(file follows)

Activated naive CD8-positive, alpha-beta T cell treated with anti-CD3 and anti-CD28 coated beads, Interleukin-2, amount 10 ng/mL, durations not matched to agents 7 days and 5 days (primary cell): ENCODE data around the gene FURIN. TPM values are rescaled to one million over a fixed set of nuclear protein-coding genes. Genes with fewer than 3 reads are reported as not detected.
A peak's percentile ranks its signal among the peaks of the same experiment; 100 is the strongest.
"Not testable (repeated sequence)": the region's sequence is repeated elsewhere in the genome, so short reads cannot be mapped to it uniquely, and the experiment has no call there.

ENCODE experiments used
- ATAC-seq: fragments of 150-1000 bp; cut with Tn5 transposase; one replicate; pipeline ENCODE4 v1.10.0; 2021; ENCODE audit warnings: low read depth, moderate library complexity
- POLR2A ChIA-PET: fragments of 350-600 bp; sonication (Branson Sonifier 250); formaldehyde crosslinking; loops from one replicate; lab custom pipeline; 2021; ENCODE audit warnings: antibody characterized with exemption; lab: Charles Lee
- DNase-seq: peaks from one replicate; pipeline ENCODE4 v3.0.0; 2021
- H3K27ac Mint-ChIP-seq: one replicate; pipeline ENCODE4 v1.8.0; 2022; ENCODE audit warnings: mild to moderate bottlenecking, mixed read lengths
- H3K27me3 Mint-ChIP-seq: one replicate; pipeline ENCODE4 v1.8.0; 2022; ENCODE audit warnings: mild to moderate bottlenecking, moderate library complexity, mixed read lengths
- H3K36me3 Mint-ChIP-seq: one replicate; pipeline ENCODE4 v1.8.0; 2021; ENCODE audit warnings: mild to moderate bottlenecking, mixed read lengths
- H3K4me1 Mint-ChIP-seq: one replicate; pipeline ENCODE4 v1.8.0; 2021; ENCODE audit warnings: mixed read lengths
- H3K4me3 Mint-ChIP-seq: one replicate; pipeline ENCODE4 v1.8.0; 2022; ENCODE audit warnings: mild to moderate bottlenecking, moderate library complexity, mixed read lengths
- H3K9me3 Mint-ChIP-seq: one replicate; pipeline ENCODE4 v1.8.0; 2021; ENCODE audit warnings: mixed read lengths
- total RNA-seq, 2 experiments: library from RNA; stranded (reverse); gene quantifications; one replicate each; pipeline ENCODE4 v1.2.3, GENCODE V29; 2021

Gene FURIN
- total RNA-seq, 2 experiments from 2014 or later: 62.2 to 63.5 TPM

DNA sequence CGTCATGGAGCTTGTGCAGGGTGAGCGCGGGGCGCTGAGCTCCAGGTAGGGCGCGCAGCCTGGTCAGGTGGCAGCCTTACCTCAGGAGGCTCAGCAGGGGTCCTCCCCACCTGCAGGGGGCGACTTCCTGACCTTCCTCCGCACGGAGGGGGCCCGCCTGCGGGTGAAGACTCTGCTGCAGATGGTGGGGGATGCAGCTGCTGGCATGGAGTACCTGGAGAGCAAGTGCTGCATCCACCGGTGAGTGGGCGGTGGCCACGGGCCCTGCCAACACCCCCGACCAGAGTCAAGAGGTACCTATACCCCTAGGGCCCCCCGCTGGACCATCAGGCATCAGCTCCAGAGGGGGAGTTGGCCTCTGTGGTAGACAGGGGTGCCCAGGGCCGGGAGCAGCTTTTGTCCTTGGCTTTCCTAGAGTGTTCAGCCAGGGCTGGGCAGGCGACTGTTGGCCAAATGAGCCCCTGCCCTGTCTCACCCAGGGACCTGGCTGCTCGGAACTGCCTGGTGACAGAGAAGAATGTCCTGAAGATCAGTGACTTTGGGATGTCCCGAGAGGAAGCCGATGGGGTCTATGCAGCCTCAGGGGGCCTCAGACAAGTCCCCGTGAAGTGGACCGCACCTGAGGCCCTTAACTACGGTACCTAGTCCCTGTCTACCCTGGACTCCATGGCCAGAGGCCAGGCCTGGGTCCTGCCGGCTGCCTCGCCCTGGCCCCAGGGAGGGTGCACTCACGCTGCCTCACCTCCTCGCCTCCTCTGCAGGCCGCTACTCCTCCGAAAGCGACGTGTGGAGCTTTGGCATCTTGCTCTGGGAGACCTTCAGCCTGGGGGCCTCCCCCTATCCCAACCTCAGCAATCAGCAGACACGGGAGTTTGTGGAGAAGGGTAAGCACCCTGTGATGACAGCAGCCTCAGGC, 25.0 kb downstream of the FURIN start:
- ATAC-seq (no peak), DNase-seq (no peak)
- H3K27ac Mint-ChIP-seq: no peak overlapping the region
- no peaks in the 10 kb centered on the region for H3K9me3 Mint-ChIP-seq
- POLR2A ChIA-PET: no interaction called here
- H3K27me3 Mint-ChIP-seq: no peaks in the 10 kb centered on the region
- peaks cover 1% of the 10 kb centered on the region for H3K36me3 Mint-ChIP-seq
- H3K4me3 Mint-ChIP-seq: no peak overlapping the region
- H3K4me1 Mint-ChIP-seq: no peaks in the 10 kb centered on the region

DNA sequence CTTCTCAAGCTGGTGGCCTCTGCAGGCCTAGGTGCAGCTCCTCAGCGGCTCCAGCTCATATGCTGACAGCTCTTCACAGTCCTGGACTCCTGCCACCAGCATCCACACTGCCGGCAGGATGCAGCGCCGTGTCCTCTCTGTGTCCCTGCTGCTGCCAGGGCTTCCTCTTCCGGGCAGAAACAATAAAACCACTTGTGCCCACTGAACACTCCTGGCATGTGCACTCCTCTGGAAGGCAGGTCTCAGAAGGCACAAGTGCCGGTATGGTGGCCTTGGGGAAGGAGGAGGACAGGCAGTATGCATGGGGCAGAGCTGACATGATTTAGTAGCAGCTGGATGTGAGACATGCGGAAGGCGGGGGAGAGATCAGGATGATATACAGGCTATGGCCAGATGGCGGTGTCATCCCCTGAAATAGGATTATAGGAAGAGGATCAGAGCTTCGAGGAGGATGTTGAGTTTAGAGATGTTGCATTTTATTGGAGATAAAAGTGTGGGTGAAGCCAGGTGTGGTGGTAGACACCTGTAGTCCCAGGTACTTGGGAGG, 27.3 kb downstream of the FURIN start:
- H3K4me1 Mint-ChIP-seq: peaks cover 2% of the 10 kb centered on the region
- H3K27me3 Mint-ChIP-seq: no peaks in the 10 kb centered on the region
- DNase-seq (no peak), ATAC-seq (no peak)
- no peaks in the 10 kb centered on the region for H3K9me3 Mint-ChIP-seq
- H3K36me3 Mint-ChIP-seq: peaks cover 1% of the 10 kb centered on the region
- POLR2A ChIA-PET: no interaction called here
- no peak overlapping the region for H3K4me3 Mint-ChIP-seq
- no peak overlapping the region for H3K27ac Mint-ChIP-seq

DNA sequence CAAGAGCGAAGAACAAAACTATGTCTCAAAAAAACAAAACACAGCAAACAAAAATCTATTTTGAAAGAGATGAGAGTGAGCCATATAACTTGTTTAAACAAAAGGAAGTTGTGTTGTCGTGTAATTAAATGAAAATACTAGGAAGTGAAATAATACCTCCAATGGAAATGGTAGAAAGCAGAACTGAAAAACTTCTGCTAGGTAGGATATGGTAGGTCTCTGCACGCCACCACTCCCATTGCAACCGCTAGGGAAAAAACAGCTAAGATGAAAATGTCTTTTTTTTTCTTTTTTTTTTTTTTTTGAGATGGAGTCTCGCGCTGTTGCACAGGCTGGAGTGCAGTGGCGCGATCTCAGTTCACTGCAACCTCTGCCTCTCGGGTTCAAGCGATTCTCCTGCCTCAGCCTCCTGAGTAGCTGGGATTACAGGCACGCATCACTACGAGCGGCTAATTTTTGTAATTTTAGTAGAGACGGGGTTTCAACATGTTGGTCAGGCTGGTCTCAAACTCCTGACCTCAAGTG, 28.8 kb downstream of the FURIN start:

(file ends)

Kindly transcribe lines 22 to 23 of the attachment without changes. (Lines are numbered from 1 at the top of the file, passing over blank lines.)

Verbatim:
- H3K27me3 Mint-ChIP-seq: no peaks in the 10 kb centered on the region
- peaks cover 1% of the 10 kb centered on the region for H3K36me3 Mint-ChIP-seq